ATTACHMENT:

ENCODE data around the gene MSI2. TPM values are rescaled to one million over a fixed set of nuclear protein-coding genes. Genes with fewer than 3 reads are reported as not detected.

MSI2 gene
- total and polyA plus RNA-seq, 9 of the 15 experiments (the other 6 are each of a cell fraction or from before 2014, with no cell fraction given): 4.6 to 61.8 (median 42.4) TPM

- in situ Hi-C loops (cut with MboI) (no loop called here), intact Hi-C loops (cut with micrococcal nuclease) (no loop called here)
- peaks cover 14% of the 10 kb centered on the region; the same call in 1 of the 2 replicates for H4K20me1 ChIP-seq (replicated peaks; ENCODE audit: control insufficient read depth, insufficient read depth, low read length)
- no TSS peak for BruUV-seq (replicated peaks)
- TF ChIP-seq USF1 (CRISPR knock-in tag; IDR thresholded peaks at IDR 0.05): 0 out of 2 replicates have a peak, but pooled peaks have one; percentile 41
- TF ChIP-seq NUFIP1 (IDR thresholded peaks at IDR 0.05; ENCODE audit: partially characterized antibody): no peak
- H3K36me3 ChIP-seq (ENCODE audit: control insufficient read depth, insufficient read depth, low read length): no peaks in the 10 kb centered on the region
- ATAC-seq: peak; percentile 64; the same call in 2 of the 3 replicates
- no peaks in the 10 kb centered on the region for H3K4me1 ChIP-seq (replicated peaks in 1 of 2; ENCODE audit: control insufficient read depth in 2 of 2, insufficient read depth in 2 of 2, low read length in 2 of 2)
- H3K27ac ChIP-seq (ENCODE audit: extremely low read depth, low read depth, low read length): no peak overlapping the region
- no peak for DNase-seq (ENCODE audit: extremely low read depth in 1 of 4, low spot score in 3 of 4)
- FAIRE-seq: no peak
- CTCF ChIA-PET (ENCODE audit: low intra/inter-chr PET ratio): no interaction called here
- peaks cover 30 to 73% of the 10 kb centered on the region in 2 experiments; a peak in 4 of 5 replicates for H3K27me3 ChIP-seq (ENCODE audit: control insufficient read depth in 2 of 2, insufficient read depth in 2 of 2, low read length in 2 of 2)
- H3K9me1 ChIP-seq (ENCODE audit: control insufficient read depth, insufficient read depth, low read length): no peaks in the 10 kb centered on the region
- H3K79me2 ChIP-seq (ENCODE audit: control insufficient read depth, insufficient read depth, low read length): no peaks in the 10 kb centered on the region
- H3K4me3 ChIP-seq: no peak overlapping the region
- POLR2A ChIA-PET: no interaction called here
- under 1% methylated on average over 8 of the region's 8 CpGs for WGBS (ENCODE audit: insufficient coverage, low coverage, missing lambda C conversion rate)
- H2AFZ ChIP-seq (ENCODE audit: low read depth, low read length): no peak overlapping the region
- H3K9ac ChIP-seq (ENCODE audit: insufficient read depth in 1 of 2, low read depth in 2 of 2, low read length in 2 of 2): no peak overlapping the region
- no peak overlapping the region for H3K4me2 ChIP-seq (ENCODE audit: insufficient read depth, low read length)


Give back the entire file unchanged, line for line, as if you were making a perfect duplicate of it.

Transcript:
ENCODE data around the gene MSI2. TPM values are rescaled to one million over a fixed set of nuclear protein-coding genes. Genes with fewer than 3 reads are reported as not detected.

MSI2 gene
- total and polyA plus RNA-seq, 9 of the 15 experiments (the other 6 are each of a cell fraction or from before 2014, with no cell fraction given): 4.6 to 61.8 (median 42.4) TPM

- in situ Hi-C loops (cut with MboI) (no loop called here), intact Hi-C loops (cut with micrococcal nuclease) (no loop called here)
- peaks cover 14% of the 10 kb centered on the region; the same call in 1 of the 2 replicates for H4K20me1 ChIP-seq (replicated peaks; ENCODE audit: control insufficient read depth, insufficient read depth, low read length)
- no TSS peak for BruUV-seq (replicated peaks)
- TF ChIP-seq USF1 (CRISPR knock-in tag; IDR thresholded peaks at IDR 0.05): 0 out of 2 replicates have a peak, but pooled peaks have one; percentile 41
- TF ChIP-seq NUFIP1 (IDR thresholded peaks at IDR 0.05; ENCODE audit: partially characterized antibody): no peak
- H3K36me3 ChIP-seq (ENCODE audit: control insufficient read depth, insufficient read depth, low read length): no peaks in the 10 kb centered on the region
- ATAC-seq: peak; percentile 64; the same call in 2 of the 3 replicates
- no peaks in the 10 kb centered on the region for H3K4me1 ChIP-seq (replicated peaks in 1 of 2; ENCODE audit: control insufficient read depth in 2 of 2, insufficient read depth in 2 of 2, low read length in 2 of 2)
- H3K27ac ChIP-seq (ENCODE audit: extremely low read depth, low read depth, low read length): no peak overlapping the region
- no peak for DNase-seq (ENCODE audit: extremely low read depth in 1 of 4, low spot score in 3 of 4)
- FAIRE-seq: no peak
- CTCF ChIA-PET (ENCODE audit: low intra/inter-chr PET ratio): no interaction called here
- peaks cover 30 to 73% of the 10 kb centered on the region in 2 experiments; a peak in 4 of 5 replicates for H3K27me3 ChIP-seq (ENCODE audit: control insufficient read depth in 2 of 2, insufficient read depth in 2 of 2, low read length in 2 of 2)
- H3K9me1 ChIP-seq (ENCODE audit: control insufficient read depth, insufficient read depth, low read length): no peaks in the 10 kb centered on the region
- H3K79me2 ChIP-seq (ENCODE audit: control insufficient read depth, insufficient read depth, low read length): no peaks in the 10 kb centered on the region
- H3K4me3 ChIP-seq: no peak overlapping the region
- POLR2A ChIA-PET: no interaction called here
- under 1% methylated on average over 8 of the region's 8 CpGs for WGBS (ENCODE audit: insufficient coverage, low coverage, missing lambda C conversion rate)
- H2AFZ ChIP-seq (ENCODE audit: low read depth, low read length): no peak overlapping the region
- H3K9ac ChIP-seq (ENCODE audit: insufficient read depth in 1 of 2, low read depth in 2 of 2, low read length in 2 of 2): no peak overlapping the region
- no peak overlapping the region for H3K4me2 ChIP-seq (ENCODE audit: insufficient read depth, low read length)